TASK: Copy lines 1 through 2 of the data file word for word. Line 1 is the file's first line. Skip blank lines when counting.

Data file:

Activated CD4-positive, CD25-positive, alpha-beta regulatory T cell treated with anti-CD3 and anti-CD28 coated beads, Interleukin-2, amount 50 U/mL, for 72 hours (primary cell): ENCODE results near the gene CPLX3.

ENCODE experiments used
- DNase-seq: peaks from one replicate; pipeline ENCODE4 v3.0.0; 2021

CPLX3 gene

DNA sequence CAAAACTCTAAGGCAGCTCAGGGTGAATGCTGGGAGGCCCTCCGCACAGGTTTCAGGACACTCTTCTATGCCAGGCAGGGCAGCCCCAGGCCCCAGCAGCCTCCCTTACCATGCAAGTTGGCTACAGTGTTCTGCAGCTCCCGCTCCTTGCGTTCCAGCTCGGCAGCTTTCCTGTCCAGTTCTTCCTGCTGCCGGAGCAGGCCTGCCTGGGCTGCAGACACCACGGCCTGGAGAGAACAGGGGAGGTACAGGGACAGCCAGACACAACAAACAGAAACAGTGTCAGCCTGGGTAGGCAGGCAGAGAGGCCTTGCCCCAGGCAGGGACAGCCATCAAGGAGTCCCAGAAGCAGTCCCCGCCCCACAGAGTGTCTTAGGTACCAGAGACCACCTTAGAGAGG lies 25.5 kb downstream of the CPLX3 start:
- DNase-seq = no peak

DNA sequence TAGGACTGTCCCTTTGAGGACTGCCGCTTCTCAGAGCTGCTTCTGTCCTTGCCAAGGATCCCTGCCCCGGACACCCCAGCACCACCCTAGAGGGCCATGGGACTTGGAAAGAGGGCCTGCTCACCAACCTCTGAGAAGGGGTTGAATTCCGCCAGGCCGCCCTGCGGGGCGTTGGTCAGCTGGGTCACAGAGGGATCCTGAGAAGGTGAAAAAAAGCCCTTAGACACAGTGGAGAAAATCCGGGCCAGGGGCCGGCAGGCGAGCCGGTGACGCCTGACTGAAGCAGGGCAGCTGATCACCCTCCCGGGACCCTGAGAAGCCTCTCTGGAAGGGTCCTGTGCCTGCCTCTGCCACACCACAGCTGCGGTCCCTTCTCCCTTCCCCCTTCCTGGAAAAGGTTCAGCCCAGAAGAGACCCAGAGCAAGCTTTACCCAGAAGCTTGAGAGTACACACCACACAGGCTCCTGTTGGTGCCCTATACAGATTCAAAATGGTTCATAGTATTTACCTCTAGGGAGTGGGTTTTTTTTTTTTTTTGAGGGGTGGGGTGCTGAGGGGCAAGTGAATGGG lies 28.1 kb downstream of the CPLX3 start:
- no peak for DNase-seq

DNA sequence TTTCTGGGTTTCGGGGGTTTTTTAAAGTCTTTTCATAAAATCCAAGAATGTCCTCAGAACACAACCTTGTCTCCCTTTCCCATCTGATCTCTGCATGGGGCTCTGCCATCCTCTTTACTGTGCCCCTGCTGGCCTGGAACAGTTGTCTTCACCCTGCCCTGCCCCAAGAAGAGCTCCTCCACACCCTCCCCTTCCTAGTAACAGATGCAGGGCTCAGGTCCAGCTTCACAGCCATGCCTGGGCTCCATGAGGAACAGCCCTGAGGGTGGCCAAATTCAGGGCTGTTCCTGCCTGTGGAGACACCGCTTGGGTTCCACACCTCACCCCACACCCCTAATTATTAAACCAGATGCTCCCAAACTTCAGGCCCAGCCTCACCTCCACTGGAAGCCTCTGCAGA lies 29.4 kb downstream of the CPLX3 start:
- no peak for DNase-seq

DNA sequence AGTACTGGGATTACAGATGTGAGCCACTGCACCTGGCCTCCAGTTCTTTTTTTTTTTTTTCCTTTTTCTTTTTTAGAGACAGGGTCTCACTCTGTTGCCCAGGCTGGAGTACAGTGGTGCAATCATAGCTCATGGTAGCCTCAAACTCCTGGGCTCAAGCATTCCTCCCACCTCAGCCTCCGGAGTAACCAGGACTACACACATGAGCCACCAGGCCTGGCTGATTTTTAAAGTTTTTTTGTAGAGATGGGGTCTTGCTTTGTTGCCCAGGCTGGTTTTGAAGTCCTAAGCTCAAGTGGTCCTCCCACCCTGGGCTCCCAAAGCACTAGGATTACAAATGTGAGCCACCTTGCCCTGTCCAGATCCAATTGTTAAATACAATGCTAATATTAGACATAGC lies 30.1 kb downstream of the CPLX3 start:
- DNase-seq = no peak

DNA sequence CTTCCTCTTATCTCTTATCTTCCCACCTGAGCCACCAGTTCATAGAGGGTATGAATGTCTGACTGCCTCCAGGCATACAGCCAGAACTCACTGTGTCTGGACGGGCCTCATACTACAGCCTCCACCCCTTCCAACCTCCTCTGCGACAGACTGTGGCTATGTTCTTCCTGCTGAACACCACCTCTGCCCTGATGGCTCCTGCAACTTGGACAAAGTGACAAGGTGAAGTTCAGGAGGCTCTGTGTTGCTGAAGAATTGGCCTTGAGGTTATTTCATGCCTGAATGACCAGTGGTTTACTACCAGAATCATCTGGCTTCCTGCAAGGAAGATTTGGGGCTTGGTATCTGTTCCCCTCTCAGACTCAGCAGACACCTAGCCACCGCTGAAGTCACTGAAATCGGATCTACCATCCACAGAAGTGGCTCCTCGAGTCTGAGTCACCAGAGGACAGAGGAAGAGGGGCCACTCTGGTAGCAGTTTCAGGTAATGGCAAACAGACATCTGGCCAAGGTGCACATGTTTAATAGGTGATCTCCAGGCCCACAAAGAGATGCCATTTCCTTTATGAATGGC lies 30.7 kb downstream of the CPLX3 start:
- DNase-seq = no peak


Activated CD4-positive, CD25-positive, alpha-beta regulatory T cell treated with anti-CD3 and anti-CD28 coated beads, Interleukin-2, amount 50 U/mL, for 72 hours (primary cell): ENCODE results near the gene CPLX3.

ENCODE experiments used